Heat a non-stick skillet over medium heat. Add a tablespoon of vegetable oil to the pan, then spread the pancake batter about 1/4-inch thin. Fry until golden brown on both sides, slowly to allow the sweet potato to cook within the pancake. Continue to cook the remaining batter, adding more vegetable oil as needed.  Makes about three pancakes, 6 inches in diameter.


I ate the pancakes with a soy sauce-based dipping sauce, very tasty!

Jjajangmyeon – Noodles with Black Bean Sauce

Korean food contains influences from both Japanese and Chinese cooking, due to the intermingling of the nearby cultures over the years. Jjajangmyeon is a Chinese-influenced dish using black bean paste as the flavoring. Once the ingredients for this dish are chopped and measured, this is a quick stir-fry perfect for a weekday evening.

jajangmyeon ingredients

7 oz. noodles (I used Korean wheat noodles, but you could substitute angel hair vermicelli)
1/4 c. olive oil
8 oz. pork loin, cubed
1 onion, cubed
1/2 zucchini, cubed
1/2 c. black bean paste
2 tsp. sugar or Splenda
2 Tbsp. cornstarch
1 c. water

Bring water to boil for the noodles while you prepare the other ingredients. Have everything ready and measured ahead of time for this stir-fry. Dissolve the sugar and cornstarch in the water, it is added as a thickener at the very end.

Cook noodles until tender (time varies depending on what type of noodle you’re using, check the package). Meanwhile, stir-fry the pork in olive oil over high heat. When the pork is cooked through and lightly browned, add onion, zucchini and black bean paste. Stir-fry until zucchini is tender, about 3-5 minutes. At the very end of cooking, add sugar, cornstarch and water and bring to a boil just until thickened.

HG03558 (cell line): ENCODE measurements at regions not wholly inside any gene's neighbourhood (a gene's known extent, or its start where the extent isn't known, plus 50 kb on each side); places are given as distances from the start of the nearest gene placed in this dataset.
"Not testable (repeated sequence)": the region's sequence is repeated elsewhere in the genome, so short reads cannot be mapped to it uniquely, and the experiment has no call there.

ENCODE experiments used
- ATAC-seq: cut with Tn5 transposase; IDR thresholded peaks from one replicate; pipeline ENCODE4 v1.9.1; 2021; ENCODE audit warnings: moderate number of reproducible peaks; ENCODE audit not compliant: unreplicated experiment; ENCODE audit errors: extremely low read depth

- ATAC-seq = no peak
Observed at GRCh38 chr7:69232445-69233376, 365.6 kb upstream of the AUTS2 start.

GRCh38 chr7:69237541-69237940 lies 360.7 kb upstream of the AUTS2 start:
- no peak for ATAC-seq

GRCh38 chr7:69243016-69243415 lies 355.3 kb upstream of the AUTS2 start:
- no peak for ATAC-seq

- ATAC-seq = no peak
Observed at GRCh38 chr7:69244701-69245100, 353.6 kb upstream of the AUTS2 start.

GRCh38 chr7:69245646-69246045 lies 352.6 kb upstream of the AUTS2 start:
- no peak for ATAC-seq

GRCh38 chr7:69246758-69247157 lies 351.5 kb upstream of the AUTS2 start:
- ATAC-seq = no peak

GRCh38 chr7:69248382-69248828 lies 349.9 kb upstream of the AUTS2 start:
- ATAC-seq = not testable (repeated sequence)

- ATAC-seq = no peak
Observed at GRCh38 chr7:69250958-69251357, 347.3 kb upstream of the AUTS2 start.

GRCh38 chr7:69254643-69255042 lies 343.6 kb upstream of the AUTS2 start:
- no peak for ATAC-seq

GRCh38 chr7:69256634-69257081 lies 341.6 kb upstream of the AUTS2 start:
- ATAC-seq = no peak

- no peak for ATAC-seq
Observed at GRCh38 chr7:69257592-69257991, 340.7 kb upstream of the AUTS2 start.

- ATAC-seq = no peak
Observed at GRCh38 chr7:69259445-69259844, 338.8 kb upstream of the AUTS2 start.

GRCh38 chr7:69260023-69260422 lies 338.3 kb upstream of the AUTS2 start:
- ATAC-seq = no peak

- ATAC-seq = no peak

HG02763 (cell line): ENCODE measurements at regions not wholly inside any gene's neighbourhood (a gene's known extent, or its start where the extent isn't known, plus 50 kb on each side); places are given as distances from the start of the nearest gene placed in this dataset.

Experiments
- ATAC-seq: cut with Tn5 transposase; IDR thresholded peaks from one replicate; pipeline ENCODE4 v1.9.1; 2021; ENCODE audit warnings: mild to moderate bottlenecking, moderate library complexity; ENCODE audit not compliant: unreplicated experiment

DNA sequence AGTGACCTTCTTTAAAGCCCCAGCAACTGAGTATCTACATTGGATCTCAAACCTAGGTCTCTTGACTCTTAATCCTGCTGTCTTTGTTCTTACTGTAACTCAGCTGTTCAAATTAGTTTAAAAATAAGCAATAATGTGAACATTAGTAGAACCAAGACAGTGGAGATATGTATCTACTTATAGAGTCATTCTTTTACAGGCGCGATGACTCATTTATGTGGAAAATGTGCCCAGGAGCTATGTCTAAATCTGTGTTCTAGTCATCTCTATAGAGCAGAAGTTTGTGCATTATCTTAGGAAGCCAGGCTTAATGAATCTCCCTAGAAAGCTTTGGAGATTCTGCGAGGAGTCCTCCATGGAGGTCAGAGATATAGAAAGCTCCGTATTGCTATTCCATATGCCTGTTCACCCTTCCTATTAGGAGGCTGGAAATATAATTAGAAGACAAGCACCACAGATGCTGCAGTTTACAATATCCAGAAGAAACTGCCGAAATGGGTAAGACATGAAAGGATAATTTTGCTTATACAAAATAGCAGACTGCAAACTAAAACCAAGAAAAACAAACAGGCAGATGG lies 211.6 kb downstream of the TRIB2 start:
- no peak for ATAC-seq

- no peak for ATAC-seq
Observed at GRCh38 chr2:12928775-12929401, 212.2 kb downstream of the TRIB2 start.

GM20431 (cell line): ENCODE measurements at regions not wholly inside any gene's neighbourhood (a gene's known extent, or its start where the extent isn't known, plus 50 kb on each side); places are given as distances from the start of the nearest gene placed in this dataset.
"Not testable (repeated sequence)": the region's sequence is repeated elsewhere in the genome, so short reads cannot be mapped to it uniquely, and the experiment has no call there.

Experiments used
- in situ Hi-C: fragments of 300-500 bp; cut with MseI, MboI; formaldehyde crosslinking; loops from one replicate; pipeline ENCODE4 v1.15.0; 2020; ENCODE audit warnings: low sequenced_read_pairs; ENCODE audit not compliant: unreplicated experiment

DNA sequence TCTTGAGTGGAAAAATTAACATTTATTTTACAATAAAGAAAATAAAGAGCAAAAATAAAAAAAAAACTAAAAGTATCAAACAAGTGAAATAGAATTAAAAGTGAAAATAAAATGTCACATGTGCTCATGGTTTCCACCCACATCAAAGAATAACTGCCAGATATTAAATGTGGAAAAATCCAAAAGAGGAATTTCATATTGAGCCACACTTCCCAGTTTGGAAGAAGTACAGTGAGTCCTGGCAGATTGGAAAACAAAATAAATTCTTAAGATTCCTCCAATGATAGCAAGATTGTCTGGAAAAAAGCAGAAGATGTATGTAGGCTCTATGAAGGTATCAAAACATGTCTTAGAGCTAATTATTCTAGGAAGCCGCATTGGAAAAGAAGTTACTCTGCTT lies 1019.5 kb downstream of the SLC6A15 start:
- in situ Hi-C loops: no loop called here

Serve noodles topped with black bean sauce.  This makes 3 servings.


NOTE: the black bean paste is already quite salty, so you probably don’t need to add additional salt, even in the cooking water for the noodles. When I make this again, I will add some more veggies into the mix – especially sugar snap or snow peas for a little additional sweetness to balance the salty flavor.

There’s also a good video online showing you how to make jjajangmyeon (or called jjajangbap if you serve it with rice instead of noodles). I like the idea of stir-frying the vegetables first for a little bit before adding the black bean paste, and adding a bit of water at that point too, because it spattered a LOT when I added the paste into the mix.